Fazer eyes Russia for bakery expansion as low-carb trend hits home markets

By Oliver Nieburg

- Last updated on GMT

Fazer plans to expand its production line in Moscow to produce added-value products
Fazer plans to expand its production line in Moscow to produce added-value products

Related tags Russia Fazer

Finnish bakery and confectionery firm Fazer has identified potential in Russia for its bakery arm and hopes to foster growth by developing premium health products.

A trend for low-carbohydrate high fat diets (LCHF) has harmed Fazer's sales in its home market Finland and neighbouring Sweden.

It sees Russia as a growth driver as it aims to become an international firm by 2016.

Russian expansion

Fazer is already the market leading baker in two of Russia’s major cities: Moscow and St Petersburg.

Fazer president and CEO Karsten Slotte told BakeryAndSnacks.com​ that he saw further potential in Russia, a large nation with a strong middle class that has plenty of purchasing power.

Fazer Russia
Hlebny Dom is Fazer’s biggest bakery brand in Russia

“We are investing in new production lines in Moscow for premium health products,”​ he said

Fazer has bakery manufacturing sites in Finland, Sweden, Estonia, Latvia, Lithuania and Russia.

Premium health products

Slotte added that while the factory expansion in Moscow would not increase Fazer’s production capacity, it would allow it to produce “added-value products”.

“All the time you have to develop your portfolio to keep it alive,”​ he said.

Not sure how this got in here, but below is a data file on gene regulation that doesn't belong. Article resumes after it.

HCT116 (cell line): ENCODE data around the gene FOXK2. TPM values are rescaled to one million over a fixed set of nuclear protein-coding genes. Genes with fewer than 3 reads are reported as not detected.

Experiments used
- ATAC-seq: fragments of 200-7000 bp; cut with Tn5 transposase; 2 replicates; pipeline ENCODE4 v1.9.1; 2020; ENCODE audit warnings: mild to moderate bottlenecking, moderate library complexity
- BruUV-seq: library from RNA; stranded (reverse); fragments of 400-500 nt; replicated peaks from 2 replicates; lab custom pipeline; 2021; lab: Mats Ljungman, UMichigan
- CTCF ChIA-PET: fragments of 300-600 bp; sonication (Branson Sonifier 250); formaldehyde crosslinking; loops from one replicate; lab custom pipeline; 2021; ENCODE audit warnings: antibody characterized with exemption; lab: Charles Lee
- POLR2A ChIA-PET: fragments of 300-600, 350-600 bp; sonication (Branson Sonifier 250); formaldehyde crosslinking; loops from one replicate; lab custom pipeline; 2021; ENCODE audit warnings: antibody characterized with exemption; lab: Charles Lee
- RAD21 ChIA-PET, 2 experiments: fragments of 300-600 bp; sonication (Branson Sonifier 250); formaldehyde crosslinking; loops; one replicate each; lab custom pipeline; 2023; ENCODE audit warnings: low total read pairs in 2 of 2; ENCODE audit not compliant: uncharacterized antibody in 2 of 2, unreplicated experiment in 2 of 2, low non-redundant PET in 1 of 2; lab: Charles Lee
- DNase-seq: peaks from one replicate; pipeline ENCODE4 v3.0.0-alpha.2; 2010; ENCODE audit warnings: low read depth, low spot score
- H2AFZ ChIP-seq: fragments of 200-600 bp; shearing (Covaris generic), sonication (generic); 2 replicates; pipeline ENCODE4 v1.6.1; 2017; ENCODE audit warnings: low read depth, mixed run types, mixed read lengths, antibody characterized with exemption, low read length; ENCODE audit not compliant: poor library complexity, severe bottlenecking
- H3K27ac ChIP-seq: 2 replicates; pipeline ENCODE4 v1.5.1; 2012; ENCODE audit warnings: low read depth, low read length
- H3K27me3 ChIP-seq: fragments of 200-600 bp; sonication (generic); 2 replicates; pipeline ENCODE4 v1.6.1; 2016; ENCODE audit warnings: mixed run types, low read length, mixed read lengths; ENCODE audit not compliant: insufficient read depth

He said that the taste and functionality of bread could be improved by adding ingredients such as nuts, raisins and fruits.

Last year, Fazer responded to increased demand for hand-baked bread by acquiring Sweden’s leading artisan bakery Gateau. Slotte said this business had the potential to produce new functional bakery products.

Low-carb trend

In 2011, Fazer’s turnover increased by 4.1% and the group’s operating profit stood at €54.2m.

Although Fazer reported bakery growth in both Finland and Sweden, a growing trend for low-carb products last year harmed sales in these markets.

“During Autumn there was a period when we were generally affected,”​ explained Slotte.

Fazer launched a low-carb bread in response, which has performed to expectations, but Slotte now considers the bread market to be stable.

“Trends like low-carb are coming and going. I believe it won’t grow or sink,”​ he said,

Euromonitor Pasi Hannonen previously told this site that bakery manufacturers could capitalise on the low-carb trend in Scandinavia. Before Fazer’s low-carb launch, he said he expected the company to dip its toes in this market.

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